'Mobocracy can't be allowed': SC seeks new laws on lynchingLast updated on Jul 17, 2018, 11:50 am
Taking cognizance of the alarming rise in mob lynching cases, the SC today gave the Centre and states four weeks to come up with a law on such crimes.
A "mobocracy can't be allowed in a democracy," it observed, adding, "The state should safeguard democratic and secular ethos."
Over 20 people have been lynched in various states in two months, mostly on 'child-lifter' rumors.
'Citizens can't take law into their hands, whatever be reason'
While hearing a petition on cow vigilantism, the SC slammed the Centre and states for failing to prevent such incidents.
"No citizen can take law into their hands. In case of fear and anarchy, the state has to act positively. Violence can't be allowed," it said.
Governments have to take preventive, punitive and remedial measures, it observed.
The next hearing has been scheduled for August 28.
Rumors about cow smuggling, child kidnappers have been major triggers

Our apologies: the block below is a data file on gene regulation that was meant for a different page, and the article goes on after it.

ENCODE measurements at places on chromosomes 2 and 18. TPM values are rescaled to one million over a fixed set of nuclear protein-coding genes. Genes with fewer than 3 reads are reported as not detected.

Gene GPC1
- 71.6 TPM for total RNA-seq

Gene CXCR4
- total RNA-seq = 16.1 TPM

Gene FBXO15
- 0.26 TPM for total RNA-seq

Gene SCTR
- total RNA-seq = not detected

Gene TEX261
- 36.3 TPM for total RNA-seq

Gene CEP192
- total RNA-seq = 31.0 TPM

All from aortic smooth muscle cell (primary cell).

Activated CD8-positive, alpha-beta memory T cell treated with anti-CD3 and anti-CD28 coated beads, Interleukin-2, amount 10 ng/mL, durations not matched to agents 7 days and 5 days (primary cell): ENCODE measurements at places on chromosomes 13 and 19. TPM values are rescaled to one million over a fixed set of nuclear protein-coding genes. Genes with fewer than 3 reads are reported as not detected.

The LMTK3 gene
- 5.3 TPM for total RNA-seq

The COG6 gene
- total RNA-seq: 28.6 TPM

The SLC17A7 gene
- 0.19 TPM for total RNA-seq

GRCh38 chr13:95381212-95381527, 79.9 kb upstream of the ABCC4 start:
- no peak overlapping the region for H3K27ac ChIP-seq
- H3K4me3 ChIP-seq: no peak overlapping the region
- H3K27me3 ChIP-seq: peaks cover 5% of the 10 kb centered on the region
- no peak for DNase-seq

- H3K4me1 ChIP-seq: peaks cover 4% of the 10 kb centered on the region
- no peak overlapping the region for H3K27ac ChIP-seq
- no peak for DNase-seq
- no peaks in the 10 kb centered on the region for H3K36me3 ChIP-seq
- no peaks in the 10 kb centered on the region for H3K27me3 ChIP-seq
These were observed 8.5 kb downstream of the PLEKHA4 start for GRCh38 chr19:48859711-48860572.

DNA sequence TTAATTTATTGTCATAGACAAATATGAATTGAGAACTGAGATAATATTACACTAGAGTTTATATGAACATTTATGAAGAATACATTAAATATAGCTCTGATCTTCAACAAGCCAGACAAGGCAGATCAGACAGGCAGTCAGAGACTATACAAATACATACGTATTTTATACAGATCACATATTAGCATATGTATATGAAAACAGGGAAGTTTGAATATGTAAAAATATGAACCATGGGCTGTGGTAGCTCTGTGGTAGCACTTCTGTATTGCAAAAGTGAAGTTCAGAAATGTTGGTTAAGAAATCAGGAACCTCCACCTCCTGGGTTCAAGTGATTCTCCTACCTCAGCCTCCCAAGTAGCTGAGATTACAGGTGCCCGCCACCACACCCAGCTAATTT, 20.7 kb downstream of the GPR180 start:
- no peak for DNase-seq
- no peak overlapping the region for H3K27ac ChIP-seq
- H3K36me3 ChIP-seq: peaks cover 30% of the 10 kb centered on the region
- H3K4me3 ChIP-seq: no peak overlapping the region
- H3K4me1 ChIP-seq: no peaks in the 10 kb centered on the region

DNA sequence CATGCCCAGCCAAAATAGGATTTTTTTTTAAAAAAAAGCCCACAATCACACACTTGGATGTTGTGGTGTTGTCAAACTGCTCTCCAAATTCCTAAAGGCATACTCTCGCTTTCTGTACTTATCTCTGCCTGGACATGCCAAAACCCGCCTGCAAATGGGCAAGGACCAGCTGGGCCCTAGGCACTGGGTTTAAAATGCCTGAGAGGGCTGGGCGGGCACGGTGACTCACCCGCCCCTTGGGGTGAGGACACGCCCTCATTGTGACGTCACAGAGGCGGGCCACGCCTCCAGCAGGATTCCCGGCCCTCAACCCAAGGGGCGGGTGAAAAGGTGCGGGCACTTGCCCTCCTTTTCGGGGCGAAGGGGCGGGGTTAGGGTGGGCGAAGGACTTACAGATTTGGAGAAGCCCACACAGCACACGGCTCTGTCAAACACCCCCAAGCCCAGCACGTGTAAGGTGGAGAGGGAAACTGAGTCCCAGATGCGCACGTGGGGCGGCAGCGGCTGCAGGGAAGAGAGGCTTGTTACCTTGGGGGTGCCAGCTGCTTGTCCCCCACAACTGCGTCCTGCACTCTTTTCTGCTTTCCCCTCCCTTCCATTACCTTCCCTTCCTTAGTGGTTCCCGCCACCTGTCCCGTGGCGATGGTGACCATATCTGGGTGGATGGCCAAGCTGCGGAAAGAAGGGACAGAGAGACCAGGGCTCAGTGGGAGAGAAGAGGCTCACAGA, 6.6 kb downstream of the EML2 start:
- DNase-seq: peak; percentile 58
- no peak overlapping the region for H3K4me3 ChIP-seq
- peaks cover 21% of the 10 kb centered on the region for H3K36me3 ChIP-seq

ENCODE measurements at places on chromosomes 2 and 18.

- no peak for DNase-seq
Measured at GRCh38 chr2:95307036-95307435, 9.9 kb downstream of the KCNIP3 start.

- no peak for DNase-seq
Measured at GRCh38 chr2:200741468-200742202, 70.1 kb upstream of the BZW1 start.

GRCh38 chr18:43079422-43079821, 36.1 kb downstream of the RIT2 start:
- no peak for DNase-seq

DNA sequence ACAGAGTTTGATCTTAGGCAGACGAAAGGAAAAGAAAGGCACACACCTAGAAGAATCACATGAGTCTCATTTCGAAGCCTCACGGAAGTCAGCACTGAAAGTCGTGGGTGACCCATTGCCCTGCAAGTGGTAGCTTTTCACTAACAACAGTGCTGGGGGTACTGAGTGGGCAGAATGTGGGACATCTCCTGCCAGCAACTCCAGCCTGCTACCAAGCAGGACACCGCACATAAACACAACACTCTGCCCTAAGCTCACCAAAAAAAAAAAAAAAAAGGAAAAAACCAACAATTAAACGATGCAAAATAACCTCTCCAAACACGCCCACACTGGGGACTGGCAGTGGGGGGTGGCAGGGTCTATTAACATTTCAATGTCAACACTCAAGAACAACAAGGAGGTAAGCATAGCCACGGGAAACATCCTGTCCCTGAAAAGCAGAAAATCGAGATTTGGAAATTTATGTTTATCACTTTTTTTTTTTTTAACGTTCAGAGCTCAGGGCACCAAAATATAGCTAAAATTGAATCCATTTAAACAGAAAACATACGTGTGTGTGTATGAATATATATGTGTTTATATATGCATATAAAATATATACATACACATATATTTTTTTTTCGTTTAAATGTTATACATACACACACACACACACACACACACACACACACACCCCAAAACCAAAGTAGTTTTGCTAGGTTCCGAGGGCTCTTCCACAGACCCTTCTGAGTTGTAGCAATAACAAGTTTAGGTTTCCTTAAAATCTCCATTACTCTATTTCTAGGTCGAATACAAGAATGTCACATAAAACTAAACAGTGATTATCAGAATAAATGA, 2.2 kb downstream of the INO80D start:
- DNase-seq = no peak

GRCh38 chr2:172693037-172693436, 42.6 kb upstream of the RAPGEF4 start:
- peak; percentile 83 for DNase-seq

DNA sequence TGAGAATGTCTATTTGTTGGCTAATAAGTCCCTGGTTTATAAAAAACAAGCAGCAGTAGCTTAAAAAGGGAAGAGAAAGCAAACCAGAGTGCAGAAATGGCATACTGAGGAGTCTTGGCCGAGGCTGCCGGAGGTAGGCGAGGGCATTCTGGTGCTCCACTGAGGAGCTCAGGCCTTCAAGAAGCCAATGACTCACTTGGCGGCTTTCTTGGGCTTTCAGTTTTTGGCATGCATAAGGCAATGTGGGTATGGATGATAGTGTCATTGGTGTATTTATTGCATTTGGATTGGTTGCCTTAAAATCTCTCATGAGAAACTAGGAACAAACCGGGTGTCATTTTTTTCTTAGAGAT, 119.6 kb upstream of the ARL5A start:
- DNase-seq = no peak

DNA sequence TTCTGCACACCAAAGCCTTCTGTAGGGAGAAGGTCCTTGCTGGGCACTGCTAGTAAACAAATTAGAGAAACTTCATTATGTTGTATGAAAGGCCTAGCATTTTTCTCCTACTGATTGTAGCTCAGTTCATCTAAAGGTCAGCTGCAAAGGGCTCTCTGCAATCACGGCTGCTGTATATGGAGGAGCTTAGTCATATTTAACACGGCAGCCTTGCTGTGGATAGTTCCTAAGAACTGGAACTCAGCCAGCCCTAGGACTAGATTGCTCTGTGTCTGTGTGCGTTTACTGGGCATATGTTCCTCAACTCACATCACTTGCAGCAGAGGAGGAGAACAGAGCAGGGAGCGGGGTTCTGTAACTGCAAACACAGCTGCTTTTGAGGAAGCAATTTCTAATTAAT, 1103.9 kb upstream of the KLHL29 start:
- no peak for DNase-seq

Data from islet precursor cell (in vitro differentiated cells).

Mob lynching incidents have become disturbingly frequent in recent times. Till last year, the most common trigger was cow vigilantism: mobs in various states assaulted people to death over reports of smuggling or stealing cows.
In the last two months, rumors about child-lifters have gone viral on WhatsApp, leading to more than 20 innocent people being killed simply over 'suspicion.'
Understanding the psychology behind mob lynching
In most lynching cases, the 'us-vs-them' sentiment is on display, whether it be a majority group attacking minority victims, or trying to save their children from 'kidnappers.'
Amid intense excitement, people tend to lose awareness and consciousness of their actions and blindly follow others,
Accountability gets erased when the act has been perpetrated by hundreds together, reaffirming belief that it is the right thing.
WhatsApp steps up against fake news
Trying to combat the recent menace, WhatsApp announced new features to detect fake news this month.
The platform would now flag messages which have been 'forwarded' many times.
In mid-May, it added protections to prevent users who leave a group from being added back.
Group admins can now control who can send messages.
WhatsApp also announced plans of working with academia and police.
What are the police doing?
Police have been trying to clamp down on rumors. Last month, Hyderabad Police joined locals in an anti-rumor march. In TN, authorities have begun awareness drives. In Karnataka and Assam, police are monitoring content online, especially viral messages. In Telangana, they have issued warnings and made arrests.